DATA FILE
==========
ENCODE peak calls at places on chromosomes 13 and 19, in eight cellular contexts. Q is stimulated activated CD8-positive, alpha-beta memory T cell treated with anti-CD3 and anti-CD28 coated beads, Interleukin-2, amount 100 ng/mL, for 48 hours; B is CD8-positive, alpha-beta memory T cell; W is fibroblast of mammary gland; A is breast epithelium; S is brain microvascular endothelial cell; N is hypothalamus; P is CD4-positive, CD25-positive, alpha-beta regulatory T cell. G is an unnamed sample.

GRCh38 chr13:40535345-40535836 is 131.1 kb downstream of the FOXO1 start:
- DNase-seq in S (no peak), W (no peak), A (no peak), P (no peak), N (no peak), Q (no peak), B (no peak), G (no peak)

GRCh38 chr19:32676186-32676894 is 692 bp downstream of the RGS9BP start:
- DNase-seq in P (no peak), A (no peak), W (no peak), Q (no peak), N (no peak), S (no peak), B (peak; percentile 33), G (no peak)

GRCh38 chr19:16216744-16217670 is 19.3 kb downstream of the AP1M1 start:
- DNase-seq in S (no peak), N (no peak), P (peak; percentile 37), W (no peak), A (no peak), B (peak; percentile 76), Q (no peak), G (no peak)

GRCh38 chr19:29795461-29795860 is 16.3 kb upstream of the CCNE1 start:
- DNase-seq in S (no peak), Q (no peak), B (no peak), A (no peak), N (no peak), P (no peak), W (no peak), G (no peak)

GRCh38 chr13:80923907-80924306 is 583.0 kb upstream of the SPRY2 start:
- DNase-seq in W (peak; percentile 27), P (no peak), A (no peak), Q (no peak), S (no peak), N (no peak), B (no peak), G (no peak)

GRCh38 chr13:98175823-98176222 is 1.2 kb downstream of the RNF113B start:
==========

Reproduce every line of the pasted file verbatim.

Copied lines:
ENCODE peak calls at places on chromosomes 13 and 19, in eight cellular contexts. Q is stimulated activated CD8-positive, alpha-beta memory T cell treated with anti-CD3 and anti-CD28 coated beads, Interleukin-2, amount 100 ng/mL, for 48 hours; B is CD8-positive, alpha-beta memory T cell; W is fibroblast of mammary gland; A is breast epithelium; S is brain microvascular endothelial cell; N is hypothalamus; P is CD4-positive, CD25-positive, alpha-beta regulatory T cell. G is an unnamed sample.

GRCh38 chr13:40535345-40535836 is 131.1 kb downstream of the FOXO1 start:
- DNase-seq in S (no peak), W (no peak), A (no peak), P (no peak), N (no peak), Q (no peak), B (no peak), G (no peak)

GRCh38 chr19:32676186-32676894 is 692 bp downstream of the RGS9BP start:
- DNase-seq in P (no peak), A (no peak), W (no peak), Q (no peak), N (no peak), S (no peak), B (peak; percentile 33), G (no peak)

GRCh38 chr19:16216744-16217670 is 19.3 kb downstream of the AP1M1 start:
- DNase-seq in S (no peak), N (no peak), P (peak; percentile 37), W (no peak), A (no peak), B (peak; percentile 76), Q (no peak), G (no peak)

GRCh38 chr19:29795461-29795860 is 16.3 kb upstream of the CCNE1 start:
- DNase-seq in S (no peak), Q (no peak), B (no peak), A (no peak), N (no peak), P (no peak), W (no peak), G (no peak)

GRCh38 chr13:80923907-80924306 is 583.0 kb upstream of the SPRY2 start:
- DNase-seq in W (peak; percentile 27), P (no peak), A (no peak), Q (no peak), S (no peak), N (no peak), B (no peak), G (no peak)

GRCh38 chr13:98175823-98176222 is 1.2 kb downstream of the RNF113B start: